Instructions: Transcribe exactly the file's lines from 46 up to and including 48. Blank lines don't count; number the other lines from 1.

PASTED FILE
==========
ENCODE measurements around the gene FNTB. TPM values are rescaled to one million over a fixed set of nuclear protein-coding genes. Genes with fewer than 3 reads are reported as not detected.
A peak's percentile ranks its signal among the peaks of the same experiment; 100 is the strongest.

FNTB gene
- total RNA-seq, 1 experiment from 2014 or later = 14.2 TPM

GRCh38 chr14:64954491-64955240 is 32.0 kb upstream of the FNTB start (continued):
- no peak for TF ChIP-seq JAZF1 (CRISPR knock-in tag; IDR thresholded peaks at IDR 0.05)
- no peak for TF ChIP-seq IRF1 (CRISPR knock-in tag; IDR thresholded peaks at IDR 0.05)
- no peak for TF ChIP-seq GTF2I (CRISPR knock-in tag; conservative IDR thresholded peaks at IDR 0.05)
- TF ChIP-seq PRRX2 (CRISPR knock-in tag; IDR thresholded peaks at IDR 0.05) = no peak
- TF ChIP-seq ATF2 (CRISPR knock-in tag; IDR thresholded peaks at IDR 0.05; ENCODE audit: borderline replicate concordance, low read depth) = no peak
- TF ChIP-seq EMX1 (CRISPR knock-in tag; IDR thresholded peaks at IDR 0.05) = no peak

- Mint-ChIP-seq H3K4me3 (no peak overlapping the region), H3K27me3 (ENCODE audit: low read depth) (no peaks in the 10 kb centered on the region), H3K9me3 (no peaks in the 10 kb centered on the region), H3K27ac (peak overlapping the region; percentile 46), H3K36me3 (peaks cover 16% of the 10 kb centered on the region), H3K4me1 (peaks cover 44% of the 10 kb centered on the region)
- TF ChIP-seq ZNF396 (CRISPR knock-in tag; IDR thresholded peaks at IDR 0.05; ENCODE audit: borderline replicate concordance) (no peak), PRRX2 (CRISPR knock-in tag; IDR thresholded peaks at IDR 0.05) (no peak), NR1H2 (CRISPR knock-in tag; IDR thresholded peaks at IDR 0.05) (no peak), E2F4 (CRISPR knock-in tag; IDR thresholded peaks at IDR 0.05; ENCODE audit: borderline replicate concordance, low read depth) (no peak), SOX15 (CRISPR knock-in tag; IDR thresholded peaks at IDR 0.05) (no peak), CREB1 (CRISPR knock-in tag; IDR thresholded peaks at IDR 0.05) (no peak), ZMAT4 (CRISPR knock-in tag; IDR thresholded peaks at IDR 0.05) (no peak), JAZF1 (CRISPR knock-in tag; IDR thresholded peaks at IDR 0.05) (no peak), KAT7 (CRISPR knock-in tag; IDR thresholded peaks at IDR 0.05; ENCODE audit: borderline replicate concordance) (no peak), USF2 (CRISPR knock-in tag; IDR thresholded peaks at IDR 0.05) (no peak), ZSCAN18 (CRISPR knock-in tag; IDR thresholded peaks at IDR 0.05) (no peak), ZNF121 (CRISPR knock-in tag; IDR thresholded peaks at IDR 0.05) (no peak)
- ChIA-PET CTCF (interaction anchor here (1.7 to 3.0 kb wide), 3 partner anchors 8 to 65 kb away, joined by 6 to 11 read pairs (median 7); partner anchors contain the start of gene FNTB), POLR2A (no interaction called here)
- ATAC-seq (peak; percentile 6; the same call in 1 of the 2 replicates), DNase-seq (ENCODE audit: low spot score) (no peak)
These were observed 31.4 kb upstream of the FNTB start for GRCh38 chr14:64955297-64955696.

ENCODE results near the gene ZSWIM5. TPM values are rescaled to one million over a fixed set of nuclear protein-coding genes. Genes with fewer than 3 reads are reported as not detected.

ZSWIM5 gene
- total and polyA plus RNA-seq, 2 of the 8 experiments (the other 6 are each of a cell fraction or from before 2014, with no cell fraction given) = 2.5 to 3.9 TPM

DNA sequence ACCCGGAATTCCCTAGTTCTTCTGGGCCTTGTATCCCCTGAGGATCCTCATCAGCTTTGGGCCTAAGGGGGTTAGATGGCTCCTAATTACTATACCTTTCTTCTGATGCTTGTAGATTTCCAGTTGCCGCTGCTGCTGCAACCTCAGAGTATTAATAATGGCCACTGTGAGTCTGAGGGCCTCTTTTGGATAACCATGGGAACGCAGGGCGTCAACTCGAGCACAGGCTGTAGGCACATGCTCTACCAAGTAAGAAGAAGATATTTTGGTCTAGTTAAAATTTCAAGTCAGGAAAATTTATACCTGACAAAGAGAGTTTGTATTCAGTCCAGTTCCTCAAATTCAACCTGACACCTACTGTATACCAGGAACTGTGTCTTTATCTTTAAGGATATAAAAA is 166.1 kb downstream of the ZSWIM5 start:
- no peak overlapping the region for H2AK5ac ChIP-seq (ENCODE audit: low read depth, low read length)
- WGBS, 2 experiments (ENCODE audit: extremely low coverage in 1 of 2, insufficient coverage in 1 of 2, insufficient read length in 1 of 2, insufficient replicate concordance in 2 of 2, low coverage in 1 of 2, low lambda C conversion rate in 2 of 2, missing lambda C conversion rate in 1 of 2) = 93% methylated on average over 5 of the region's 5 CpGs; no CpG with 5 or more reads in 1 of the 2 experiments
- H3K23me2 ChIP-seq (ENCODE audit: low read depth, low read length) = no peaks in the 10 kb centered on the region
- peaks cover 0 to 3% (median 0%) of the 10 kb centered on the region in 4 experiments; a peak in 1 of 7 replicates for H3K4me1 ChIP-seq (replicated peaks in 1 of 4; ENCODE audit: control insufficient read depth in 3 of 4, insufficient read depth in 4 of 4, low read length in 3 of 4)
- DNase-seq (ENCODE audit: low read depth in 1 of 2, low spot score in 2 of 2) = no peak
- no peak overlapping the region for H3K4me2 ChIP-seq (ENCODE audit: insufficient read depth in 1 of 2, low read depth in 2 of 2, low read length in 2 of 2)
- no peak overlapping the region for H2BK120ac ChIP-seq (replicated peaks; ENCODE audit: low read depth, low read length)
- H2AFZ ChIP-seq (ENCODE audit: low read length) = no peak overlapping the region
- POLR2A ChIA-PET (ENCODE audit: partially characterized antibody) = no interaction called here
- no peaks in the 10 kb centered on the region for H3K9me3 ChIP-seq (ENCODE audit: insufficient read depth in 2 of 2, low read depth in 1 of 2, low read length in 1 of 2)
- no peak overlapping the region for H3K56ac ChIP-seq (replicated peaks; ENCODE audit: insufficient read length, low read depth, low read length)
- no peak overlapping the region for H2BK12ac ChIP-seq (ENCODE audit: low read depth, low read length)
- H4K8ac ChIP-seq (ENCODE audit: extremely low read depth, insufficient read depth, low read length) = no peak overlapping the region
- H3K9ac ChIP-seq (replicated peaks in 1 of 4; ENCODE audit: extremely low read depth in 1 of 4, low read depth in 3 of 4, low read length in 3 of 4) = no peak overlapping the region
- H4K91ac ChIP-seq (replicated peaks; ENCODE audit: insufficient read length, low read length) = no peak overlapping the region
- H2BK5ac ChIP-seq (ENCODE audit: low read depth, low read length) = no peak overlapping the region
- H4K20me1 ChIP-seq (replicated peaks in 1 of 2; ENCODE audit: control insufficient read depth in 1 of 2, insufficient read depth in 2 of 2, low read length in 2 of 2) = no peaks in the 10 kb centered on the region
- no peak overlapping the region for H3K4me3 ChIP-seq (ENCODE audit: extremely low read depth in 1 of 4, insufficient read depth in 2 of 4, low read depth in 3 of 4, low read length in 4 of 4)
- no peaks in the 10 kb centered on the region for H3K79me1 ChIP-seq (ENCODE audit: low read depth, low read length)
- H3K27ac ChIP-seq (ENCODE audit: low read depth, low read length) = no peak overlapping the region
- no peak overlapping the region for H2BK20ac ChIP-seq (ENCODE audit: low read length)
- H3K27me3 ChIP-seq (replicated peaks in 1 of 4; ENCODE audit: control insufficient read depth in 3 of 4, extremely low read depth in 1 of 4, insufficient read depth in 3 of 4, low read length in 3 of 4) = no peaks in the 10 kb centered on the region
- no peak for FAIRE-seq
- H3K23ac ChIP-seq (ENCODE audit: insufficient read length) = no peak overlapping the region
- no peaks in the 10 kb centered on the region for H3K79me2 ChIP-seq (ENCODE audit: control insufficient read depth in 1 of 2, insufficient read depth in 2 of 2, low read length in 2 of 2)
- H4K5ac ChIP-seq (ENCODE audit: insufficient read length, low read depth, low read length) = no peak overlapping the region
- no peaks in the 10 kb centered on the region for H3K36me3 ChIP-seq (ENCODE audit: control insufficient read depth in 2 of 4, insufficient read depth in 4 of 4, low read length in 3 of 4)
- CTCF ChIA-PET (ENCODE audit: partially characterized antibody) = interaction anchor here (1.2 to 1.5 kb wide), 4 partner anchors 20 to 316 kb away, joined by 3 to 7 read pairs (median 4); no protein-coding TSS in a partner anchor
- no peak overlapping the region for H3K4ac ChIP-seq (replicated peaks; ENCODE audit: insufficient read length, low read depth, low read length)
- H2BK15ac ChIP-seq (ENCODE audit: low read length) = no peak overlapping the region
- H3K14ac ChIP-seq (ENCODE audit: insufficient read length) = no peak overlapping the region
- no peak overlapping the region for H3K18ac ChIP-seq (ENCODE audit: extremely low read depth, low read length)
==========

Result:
- H4K5ac ChIP-seq (ENCODE audit: insufficient read length, low read depth, low read length) = no peak overlapping the region
- no peaks in the 10 kb centered on the region for H3K36me3 ChIP-seq (ENCODE audit: control insufficient read depth in 2 of 4, insufficient read depth in 4 of 4, low read length in 3 of 4)
- CTCF ChIA-PET (ENCODE audit: partially characterized antibody) = interaction anchor here (1.2 to 1.5 kb wide), 4 partner anchors 20 to 316 kb away, joined by 3 to 7 read pairs (median 4); no protein-coding TSS in a partner anchor